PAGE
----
Users and practitioners of complementary medicineBMJ 1999; 319 doi: https://doi.org/10.1136/bmj.319.7213.836 (Published 25 September 1999) Cite this as: BMJ 1999;319:836
- Catherine Zollman,
- Andrew Vickers
Complementary medicine seems to be becoming more popular in Britain. Media coverage, specialist publications, and numbers of complementary therapists have all increased dramatically in the past 20 years In this chapter we analyse this phenomenon and review available evidence about the use of complementary medicine.
Surveys of use
Several surveys, of varying quality, have been undertaken, but interpretation is not straightforward. Some studies targeted practitioners, whereas others surveyed patients and consumers. Different definitions of complementary medicine have been used—some include only patients consulting one of five named types of complementary practitioner, while some include up to 14 different therapies and others include complementary medicines bought over the counter. When treatments such as hypnosis are given by conventional doctors or within conventional health services, patients and surveys may not register them as “complementary.” However, it is possible to make estimates from the available data, which help to chart the development of complementary practice.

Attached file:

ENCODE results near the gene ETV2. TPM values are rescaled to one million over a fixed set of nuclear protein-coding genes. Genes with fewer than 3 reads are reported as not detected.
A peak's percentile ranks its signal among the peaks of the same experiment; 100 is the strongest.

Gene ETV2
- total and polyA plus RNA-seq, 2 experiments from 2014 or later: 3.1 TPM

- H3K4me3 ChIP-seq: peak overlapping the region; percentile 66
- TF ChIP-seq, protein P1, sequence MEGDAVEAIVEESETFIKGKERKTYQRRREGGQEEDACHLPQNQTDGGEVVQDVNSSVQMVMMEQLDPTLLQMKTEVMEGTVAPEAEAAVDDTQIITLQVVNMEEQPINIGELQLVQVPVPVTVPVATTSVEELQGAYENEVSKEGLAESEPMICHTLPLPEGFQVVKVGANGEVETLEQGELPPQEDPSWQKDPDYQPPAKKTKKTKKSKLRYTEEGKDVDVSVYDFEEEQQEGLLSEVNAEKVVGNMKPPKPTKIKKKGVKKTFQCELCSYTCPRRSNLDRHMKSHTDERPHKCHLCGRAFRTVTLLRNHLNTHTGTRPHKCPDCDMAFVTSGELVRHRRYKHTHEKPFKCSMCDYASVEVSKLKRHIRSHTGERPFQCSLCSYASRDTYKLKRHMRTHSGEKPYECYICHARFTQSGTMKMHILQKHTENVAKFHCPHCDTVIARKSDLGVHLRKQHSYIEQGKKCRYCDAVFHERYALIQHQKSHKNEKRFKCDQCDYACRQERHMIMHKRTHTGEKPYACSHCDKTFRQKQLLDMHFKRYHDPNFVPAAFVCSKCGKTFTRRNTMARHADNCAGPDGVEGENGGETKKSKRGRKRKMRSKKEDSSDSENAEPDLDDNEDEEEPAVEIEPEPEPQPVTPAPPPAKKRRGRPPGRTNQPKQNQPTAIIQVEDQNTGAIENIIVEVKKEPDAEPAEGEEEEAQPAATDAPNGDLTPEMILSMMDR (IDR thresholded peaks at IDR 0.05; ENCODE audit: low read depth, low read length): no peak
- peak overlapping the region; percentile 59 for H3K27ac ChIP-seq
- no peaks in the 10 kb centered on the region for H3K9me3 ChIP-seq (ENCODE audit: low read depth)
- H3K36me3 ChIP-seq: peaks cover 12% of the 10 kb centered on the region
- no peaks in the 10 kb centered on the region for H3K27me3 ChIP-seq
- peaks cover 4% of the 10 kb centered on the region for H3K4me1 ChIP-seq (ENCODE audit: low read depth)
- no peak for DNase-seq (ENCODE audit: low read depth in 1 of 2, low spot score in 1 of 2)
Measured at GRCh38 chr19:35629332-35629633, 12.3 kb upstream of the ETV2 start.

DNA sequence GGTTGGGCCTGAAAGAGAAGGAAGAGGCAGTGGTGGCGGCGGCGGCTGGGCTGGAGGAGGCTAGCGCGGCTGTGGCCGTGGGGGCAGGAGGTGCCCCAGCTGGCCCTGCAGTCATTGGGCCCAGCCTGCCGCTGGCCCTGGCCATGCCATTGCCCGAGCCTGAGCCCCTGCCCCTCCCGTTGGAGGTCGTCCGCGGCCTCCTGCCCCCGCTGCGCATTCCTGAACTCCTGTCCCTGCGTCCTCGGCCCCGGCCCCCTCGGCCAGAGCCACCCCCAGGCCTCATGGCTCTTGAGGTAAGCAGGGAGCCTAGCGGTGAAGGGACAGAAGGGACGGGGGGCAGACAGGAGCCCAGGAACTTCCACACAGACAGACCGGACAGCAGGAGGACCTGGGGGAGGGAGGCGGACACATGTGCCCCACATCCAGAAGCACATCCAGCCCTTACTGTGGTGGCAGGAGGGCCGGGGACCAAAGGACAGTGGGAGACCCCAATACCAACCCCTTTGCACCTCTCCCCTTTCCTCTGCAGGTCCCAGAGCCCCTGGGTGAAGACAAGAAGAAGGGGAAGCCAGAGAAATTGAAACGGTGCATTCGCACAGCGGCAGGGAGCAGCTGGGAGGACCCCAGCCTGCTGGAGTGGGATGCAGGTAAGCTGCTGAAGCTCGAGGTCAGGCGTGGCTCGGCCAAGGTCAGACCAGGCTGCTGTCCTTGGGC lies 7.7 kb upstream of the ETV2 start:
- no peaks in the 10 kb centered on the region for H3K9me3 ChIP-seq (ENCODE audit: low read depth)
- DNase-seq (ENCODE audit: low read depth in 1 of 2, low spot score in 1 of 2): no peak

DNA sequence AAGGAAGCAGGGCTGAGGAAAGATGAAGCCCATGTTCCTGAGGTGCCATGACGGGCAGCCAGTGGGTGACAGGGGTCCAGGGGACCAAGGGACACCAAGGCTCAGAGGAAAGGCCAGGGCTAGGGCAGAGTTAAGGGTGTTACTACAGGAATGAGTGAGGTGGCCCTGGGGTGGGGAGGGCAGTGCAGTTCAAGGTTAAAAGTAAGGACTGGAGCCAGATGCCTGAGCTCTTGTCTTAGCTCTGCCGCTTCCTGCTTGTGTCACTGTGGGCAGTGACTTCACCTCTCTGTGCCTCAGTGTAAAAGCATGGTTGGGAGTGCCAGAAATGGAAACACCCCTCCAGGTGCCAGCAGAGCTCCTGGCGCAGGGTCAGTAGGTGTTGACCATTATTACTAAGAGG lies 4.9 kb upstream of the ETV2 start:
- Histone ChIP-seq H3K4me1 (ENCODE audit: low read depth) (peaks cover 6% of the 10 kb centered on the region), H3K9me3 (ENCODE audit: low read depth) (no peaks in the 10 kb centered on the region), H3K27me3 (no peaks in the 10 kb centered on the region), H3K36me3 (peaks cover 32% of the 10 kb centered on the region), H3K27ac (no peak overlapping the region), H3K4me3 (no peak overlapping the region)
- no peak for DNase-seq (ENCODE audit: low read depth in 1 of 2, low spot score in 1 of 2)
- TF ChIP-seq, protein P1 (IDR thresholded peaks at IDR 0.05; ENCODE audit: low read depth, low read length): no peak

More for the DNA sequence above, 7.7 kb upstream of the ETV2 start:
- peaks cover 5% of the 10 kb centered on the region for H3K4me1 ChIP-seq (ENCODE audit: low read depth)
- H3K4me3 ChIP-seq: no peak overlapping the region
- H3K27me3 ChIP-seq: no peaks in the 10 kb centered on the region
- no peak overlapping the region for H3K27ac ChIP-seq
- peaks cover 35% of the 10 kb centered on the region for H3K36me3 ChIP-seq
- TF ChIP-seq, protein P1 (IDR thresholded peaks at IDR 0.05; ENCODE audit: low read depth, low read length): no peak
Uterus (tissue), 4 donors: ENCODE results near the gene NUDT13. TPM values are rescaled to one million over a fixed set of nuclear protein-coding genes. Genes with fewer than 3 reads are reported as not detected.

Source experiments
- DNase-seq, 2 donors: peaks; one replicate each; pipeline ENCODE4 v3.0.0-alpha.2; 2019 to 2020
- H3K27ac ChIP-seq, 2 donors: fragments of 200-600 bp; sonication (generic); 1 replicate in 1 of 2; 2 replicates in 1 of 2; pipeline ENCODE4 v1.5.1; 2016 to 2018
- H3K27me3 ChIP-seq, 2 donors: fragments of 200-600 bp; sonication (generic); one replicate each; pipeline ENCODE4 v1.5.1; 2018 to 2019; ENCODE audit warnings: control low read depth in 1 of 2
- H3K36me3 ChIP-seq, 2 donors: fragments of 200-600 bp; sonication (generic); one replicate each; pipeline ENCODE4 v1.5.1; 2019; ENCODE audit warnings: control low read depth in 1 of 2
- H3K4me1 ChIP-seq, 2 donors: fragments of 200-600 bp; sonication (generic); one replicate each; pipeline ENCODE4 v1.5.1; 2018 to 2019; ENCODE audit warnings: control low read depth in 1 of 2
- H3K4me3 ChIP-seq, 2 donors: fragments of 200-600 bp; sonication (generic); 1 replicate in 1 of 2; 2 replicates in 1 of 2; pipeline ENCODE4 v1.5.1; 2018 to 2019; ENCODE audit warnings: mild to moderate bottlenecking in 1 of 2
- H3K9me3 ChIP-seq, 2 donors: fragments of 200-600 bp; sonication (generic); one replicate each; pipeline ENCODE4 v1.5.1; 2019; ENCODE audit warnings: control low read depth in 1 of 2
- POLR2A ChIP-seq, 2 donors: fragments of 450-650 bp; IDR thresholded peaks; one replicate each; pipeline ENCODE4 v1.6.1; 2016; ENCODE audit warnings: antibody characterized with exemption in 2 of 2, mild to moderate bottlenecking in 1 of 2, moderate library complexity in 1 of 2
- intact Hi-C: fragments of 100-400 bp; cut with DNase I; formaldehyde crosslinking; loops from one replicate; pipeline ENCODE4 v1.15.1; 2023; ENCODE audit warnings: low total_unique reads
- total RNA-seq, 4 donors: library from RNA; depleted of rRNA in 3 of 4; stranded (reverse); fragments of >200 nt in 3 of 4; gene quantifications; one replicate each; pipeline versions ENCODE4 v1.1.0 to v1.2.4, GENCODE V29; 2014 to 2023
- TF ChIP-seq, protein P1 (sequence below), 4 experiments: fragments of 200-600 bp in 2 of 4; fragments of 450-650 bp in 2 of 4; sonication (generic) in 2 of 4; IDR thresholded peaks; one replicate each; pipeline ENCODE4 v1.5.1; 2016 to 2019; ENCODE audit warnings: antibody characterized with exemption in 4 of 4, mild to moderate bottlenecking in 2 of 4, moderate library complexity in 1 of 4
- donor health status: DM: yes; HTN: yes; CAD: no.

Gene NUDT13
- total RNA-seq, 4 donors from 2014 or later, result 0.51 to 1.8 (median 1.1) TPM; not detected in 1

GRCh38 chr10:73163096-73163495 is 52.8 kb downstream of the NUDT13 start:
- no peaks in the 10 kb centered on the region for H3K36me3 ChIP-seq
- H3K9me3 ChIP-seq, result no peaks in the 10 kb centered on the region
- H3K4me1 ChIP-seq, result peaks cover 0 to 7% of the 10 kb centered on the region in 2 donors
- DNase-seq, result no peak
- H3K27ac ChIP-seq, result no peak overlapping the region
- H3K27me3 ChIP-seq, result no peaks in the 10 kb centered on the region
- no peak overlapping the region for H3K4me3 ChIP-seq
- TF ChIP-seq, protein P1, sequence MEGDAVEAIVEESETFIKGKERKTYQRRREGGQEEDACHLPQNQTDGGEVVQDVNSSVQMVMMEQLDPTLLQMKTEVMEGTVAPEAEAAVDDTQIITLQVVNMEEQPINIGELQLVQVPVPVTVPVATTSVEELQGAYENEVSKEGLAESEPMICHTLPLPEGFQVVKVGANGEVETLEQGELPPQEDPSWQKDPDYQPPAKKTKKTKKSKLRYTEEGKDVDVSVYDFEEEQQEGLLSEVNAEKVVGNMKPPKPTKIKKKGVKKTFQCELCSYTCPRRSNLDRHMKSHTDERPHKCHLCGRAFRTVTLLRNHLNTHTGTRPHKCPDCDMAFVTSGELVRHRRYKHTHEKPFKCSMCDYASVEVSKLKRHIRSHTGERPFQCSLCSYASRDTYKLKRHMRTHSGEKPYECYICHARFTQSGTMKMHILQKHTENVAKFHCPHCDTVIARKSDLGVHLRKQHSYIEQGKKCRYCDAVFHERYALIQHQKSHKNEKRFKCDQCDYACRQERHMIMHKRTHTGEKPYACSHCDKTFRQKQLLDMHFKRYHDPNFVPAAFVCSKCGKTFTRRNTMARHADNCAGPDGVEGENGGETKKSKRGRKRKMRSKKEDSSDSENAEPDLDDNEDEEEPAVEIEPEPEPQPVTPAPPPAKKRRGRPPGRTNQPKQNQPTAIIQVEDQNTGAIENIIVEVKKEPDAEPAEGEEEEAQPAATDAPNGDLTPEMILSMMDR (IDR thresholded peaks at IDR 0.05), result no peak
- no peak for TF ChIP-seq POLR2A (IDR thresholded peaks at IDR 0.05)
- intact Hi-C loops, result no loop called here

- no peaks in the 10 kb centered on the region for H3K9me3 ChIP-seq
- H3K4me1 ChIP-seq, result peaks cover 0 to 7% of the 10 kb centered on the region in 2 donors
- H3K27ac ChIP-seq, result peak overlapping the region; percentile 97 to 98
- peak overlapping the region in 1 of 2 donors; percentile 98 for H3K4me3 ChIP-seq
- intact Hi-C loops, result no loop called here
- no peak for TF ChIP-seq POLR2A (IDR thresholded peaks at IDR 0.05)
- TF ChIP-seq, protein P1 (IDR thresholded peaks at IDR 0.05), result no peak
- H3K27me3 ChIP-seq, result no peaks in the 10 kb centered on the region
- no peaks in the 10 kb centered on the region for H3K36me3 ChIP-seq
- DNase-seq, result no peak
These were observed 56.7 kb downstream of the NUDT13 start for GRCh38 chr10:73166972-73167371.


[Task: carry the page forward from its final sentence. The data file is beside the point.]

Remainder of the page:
Levels of use
How many people use complementary medicine?
The most rigorous UK survey of use of complementary medicine estimated that, in 1993, 33% of the population had used some form of complementary medicine and that over 10% had consulted a complementary practitioner in the previous year. Surveys of patients with chronic and difficult to manage diseases—such as cancer, HIV infection, multiple sclerosis, psoriasis, and rheumatological conditions—give levels of use up to twice as high.
Comparisons can be made with figures from other countries, although variations may be partly due to differences in survey methodology
How extensively is complementary medicine used?
Attempts have been made to estimate the number of complementary medicine consultations taking place in the United Kingdom. In 1993 there were about 12 million adult consultations in the six major complementary disciplines. Average consultation rates were 4.3 per patient. Estimates based on the …
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